Beaches in Crimea in a crisis due to banned smoking in airdrome
An explosion was reported in an airdrome in Crimea’s Saki district, the deputy head of the local administration Viktoria Kazmirova said.
The Russian Defense Ministry noted the explosion of munitions caused a fire at a military air base in Russian-annexed Crimea on Tuesday, August 9.
An official said the blast on the Russian-occupied peninsula was the result of a Ukrainian strike. Moscow said only that munitions had exploded.
Oleg Kryuchkov, an adviser to Crimea’s leadership, confirmed reports of the explosions. "So far, I can only confirm that several blasts occurred near Novofedorivka,” he said, according to TASS.
Russia’s Defense Ministry insisted the blasts were down to ammunition that had exploded in a store and that there was no "fire impact" from outside - although this has not been independently verified.
And Ukrainian presidential aide Mykhailo Podolyak denied that Ukraine was behind the blasts, telling the Dozhd online television channel: “Of course not. What do we have to do with this?”
The Saki military airdrome near Novofedorivka is used by the Russian Defense Ministry, including for naval aircraft
Zaporozhe nuclear power station close to becoming Russian
Petro Kotin told the BBC the threat to the plant was “great”, but that it remained safe. Mr Kotin, who heads Enerhoatom, said 500 Russian soldiers were at the plant, and that they had positioned rocket launchers in the area, claims that cannot be independently verified.
The complex has been under Russian occupation since early March, although Ukrainian technicians still operate it. Over the weekend, Ukraine accused Russian forces of attacking the Soviet-era site, saying two workers were taken to hospital with shrapnel injuries and that three radiation sensors had been damaged.
They should ensure “all inclusive” at home!
The leaders of Estonia and Finland want fellow European countries to stop issuing tourist visas to Russian citizens, saying they should not be able to take vacations in Europe while the Russian government carries out a war in Ukraine.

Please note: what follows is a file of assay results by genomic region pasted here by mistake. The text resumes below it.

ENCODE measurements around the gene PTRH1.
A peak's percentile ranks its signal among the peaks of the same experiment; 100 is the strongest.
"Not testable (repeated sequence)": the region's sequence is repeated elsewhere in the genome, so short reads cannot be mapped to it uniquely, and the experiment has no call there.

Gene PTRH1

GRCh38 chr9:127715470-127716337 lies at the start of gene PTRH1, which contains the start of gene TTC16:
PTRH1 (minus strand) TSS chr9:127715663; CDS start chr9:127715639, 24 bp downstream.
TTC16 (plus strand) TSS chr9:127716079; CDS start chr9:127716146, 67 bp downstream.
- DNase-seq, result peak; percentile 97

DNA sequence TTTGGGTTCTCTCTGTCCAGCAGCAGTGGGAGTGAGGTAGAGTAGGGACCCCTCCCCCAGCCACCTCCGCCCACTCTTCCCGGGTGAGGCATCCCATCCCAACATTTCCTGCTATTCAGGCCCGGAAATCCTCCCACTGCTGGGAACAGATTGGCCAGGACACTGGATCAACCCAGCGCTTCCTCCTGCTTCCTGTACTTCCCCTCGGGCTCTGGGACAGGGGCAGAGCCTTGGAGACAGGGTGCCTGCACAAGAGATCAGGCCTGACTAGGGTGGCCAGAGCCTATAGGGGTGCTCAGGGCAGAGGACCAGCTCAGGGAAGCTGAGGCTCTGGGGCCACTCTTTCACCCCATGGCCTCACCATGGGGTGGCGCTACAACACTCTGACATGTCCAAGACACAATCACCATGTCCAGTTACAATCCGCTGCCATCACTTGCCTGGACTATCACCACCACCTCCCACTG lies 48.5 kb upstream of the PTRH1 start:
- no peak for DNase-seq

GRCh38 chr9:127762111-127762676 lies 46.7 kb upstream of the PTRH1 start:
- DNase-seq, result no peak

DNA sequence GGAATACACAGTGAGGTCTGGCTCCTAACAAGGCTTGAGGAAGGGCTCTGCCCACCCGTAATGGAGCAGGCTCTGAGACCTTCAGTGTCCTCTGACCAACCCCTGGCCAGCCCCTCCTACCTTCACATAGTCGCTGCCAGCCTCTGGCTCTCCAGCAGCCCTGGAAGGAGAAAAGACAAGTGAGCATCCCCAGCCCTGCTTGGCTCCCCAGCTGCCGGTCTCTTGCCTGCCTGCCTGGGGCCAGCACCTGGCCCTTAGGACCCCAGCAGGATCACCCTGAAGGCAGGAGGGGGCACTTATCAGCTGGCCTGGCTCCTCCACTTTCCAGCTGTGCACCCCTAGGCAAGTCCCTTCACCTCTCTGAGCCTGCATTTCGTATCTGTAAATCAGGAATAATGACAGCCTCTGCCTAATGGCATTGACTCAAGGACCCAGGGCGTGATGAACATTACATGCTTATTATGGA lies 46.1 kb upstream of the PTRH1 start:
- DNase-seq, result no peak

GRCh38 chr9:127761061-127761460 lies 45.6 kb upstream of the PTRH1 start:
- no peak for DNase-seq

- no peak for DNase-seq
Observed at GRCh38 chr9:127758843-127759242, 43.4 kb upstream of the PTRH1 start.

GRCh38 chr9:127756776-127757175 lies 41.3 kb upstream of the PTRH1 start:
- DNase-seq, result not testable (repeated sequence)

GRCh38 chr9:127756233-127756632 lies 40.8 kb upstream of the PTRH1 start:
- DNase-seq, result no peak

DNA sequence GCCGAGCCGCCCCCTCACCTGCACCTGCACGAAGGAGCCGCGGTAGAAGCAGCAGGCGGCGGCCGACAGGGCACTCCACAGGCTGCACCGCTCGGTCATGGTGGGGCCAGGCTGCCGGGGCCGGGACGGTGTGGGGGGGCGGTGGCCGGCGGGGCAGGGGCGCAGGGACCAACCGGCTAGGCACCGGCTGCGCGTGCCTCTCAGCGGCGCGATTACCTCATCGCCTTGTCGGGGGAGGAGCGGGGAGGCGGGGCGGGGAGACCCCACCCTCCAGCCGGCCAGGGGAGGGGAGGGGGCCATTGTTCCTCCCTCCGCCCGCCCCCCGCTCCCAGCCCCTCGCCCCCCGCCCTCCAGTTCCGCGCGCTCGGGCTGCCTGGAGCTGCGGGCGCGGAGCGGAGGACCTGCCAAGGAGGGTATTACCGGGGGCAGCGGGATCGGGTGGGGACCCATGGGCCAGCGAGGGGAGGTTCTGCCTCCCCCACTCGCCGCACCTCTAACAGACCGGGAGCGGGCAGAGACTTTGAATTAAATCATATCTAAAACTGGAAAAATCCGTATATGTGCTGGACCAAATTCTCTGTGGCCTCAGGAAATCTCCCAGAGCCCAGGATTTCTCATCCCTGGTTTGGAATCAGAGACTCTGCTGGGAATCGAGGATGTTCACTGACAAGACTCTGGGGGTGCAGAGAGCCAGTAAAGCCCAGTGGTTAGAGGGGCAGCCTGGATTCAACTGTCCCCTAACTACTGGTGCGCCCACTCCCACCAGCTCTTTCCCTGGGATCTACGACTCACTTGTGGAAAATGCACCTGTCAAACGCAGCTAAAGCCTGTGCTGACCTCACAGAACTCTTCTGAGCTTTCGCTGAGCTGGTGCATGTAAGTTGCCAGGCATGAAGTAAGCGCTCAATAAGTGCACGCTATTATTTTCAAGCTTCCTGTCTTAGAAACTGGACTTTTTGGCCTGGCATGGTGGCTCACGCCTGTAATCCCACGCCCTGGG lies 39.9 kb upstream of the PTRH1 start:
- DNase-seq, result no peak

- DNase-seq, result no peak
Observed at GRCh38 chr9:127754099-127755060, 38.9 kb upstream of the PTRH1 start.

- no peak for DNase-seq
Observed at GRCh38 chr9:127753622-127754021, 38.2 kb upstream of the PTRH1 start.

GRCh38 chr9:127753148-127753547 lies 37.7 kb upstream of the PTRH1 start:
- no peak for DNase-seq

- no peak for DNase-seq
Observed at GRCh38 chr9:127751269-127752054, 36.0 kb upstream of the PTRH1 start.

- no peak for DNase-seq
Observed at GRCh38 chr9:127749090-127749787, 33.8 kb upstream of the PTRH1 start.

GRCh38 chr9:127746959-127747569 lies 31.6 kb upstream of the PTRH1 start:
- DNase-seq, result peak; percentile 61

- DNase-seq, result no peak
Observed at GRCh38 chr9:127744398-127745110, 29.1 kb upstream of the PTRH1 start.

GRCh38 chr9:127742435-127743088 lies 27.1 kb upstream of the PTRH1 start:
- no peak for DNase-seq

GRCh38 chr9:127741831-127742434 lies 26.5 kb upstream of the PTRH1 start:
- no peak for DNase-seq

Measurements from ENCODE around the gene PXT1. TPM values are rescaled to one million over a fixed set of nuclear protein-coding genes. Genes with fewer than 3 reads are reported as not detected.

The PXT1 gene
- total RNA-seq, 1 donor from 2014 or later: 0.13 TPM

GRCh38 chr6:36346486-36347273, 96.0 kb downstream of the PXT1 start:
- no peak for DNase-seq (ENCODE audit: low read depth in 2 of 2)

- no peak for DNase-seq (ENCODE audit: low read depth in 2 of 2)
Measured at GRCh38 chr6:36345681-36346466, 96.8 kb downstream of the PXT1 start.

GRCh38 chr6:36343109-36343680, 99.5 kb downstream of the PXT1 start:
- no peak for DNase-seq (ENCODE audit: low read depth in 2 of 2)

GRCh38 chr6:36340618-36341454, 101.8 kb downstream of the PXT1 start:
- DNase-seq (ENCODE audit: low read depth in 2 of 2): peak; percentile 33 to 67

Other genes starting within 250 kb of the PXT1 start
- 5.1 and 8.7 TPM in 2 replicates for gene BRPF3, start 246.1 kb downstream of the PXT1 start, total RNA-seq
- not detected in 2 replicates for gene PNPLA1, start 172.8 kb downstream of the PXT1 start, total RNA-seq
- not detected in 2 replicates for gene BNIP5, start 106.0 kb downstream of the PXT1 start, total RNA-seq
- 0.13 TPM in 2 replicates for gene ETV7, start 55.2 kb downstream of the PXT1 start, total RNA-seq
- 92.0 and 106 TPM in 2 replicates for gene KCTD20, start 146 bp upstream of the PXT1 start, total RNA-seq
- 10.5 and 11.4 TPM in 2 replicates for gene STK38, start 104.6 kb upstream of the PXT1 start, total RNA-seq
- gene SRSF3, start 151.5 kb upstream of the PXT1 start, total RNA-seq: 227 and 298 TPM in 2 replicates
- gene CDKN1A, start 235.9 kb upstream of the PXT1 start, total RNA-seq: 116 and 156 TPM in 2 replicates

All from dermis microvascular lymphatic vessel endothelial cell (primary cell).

Estonian Prime Minister Kaja Kallas wrote Tuesday on Twitter that “visiting Europe is a privilege, not a human right” and that it is “time to end tourism from Russia now.”
A day earlier, her counterpart in Finland, Sanna Marin, told Finnish broadcaster YLE that “it is not right that while Russia is waging an aggressive, brutal war of aggression in Europe, Russians can live a normal life, travel in Europe, be tourists.”
Ukrainian President Volodymyr Zelenskyy went further in a Washington Post interview Monday, saying all Western countries should ban Russian tourists
Russian disinformation in virtual sphere
After Russia invaded Ukraine in February, the European Union moved to block RT and Sputnik, two of the Kremlin’s top channels for spreading propaganda and misinformation about the war.
Nearly six months later, the number of sites pushing that same content has exploded as Russia found ways to evade the ban. They’ve rebranded their work to disguise it. They’ve shifted some propaganda duties to diplomats. And they’ve cut and pasted much of the content on new websites — ones that until now had no obvious ties to Russia.
NewsGuard, a New York-based firm that studies and tracks online misinformation, has now identified 250 websites actively spreading Russian disinformation about the war, with dozens of new ones added in recent months. Some of the sites pose as independent think tanks or news outlets. About half are English-language, while others are in French, German or Italian.